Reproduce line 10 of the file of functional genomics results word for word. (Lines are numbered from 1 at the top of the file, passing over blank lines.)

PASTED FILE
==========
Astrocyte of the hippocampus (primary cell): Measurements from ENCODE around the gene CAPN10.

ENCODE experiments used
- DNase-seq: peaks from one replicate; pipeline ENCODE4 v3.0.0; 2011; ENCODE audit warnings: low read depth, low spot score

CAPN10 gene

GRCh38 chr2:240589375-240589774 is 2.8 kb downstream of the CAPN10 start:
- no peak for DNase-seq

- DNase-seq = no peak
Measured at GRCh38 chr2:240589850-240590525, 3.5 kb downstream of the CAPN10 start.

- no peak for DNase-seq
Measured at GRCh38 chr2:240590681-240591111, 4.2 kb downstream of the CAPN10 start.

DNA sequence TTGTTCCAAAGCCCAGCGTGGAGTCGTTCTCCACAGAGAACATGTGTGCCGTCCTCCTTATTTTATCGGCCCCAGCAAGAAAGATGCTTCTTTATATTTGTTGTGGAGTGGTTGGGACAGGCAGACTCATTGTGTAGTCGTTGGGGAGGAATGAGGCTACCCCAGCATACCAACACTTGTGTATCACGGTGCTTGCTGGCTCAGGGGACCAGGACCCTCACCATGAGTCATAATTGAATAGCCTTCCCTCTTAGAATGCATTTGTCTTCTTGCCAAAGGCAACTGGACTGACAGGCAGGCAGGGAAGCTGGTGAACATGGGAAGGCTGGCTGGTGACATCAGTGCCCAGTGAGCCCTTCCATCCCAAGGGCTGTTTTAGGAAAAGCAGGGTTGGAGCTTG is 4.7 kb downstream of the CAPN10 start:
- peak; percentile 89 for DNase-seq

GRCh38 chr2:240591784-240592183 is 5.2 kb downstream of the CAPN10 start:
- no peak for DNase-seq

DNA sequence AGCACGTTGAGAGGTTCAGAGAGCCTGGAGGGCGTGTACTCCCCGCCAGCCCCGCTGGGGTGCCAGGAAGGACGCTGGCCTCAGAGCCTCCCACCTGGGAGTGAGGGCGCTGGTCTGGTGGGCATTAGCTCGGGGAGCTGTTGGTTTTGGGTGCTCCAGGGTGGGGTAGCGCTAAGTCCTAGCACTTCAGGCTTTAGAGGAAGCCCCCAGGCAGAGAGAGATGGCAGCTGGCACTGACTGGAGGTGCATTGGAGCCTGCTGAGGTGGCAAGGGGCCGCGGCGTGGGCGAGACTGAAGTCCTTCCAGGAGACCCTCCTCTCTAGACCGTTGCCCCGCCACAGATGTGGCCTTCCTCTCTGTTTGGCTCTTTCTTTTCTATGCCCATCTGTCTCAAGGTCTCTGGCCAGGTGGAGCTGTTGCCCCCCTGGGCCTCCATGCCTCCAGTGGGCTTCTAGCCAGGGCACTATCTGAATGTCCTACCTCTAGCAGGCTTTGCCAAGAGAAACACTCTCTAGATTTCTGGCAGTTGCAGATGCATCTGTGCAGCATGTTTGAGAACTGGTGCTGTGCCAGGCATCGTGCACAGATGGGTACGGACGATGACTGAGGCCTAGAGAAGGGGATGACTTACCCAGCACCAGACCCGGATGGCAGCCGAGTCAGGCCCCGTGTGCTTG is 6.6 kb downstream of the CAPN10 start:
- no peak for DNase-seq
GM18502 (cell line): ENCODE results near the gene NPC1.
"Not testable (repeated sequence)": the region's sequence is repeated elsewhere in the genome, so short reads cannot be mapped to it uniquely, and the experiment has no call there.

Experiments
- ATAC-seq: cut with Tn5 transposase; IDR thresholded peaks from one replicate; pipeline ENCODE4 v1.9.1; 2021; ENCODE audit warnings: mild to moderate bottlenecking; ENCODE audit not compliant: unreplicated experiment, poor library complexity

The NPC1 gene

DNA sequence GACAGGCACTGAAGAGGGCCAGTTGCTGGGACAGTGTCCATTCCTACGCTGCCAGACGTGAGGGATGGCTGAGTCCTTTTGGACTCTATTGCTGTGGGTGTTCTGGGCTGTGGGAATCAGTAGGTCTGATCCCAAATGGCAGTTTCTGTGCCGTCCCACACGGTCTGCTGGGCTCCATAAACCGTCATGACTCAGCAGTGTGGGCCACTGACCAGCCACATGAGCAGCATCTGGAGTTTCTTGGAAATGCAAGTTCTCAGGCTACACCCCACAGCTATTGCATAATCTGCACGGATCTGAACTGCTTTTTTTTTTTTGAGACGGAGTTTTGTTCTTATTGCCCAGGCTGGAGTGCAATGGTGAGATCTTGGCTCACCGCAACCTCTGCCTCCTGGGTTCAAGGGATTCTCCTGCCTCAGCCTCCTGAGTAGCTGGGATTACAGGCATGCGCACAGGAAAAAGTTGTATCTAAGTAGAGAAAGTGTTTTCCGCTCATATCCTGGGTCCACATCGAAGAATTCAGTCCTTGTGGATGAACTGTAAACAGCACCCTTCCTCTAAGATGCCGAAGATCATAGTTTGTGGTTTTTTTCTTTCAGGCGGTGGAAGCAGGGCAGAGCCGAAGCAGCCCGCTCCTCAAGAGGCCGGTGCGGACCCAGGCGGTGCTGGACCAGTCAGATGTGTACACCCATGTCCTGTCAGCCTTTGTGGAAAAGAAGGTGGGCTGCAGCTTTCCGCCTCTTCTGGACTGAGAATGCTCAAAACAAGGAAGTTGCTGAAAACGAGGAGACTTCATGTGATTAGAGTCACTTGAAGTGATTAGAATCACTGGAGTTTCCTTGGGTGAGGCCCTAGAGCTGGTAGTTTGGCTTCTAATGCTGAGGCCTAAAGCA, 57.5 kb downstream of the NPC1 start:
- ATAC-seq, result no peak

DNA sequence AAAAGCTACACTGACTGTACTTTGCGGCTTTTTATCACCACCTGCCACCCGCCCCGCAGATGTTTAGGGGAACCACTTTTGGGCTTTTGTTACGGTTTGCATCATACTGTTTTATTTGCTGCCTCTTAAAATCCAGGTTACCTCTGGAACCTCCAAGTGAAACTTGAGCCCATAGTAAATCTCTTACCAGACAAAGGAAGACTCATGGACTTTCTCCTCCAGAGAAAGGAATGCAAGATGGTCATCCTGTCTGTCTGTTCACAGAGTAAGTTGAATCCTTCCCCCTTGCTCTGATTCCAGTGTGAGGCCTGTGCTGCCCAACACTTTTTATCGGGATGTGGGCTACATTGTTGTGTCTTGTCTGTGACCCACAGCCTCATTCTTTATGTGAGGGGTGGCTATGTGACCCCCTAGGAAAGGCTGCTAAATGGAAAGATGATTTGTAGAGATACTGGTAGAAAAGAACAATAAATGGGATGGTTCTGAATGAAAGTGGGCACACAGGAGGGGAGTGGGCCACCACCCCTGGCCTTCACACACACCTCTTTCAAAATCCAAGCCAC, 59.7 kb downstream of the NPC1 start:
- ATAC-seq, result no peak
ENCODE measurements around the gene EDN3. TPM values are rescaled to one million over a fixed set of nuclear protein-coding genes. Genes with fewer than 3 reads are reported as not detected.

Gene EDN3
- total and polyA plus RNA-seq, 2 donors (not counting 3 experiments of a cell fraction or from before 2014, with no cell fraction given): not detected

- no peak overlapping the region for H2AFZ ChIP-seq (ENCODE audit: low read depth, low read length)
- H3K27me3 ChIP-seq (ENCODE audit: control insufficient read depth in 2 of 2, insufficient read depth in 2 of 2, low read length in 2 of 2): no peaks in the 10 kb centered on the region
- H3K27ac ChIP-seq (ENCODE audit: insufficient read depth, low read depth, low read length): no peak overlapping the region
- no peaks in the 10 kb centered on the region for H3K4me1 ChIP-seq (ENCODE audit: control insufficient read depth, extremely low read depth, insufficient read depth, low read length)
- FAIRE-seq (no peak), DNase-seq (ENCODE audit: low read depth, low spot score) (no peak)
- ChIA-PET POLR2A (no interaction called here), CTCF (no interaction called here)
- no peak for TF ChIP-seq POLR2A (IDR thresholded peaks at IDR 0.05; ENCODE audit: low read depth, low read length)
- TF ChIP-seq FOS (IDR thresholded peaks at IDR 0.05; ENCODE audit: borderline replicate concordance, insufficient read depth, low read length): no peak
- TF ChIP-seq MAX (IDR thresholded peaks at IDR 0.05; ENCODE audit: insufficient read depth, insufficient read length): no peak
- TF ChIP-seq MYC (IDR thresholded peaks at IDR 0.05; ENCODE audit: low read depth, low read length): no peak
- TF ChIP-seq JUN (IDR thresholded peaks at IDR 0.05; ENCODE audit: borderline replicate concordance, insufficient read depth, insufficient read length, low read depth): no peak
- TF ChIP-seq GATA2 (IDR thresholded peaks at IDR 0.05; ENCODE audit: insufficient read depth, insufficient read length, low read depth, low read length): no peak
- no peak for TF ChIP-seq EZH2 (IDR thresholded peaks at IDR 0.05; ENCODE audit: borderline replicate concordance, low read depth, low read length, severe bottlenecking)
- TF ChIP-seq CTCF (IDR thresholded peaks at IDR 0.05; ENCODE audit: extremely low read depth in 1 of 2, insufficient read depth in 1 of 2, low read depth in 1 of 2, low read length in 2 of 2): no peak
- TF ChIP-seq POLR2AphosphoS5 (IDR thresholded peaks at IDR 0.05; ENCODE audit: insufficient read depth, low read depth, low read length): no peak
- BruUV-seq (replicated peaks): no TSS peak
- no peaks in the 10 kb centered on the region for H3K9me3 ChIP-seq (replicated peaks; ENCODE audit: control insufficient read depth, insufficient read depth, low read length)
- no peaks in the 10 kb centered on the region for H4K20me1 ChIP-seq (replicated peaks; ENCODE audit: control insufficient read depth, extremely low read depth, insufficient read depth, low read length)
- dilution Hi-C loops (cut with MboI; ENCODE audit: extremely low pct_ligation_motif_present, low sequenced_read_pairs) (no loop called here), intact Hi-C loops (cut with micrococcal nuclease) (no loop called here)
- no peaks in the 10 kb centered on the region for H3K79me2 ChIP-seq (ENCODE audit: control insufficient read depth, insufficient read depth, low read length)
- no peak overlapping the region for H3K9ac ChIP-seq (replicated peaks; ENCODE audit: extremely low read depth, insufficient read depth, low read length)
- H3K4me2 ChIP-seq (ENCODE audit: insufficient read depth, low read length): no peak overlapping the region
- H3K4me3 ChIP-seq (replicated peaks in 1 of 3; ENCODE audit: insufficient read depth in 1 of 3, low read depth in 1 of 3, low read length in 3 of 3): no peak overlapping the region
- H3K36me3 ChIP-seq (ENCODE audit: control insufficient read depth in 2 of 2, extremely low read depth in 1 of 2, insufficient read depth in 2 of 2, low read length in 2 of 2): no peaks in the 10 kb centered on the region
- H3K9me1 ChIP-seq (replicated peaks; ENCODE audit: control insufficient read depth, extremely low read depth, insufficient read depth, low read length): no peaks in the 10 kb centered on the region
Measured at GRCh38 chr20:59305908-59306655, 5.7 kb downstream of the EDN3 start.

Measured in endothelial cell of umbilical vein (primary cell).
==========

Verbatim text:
Measured at GRCh38 chr2:240590681-240591111, 4.2 kb downstream of the CAPN10 start.